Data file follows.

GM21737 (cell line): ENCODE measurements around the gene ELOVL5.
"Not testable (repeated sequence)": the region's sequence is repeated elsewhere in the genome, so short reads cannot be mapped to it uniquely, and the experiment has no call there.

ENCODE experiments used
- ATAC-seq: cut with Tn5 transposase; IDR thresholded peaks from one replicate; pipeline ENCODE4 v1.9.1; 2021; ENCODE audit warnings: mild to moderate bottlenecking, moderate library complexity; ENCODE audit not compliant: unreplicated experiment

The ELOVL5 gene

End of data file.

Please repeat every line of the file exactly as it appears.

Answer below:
GM21737 (cell line): ENCODE measurements around the gene ELOVL5.
"Not testable (repeated sequence)": the region's sequence is repeated elsewhere in the genome, so short reads cannot be mapped to it uniquely, and the experiment has no call there.

ENCODE experiments used
- ATAC-seq: cut with Tn5 transposase; IDR thresholded peaks from one replicate; pipeline ENCODE4 v1.9.1; 2021; ENCODE audit warnings: mild to moderate bottlenecking, moderate library complexity; ENCODE audit not compliant: unreplicated experiment

The ELOVL5 gene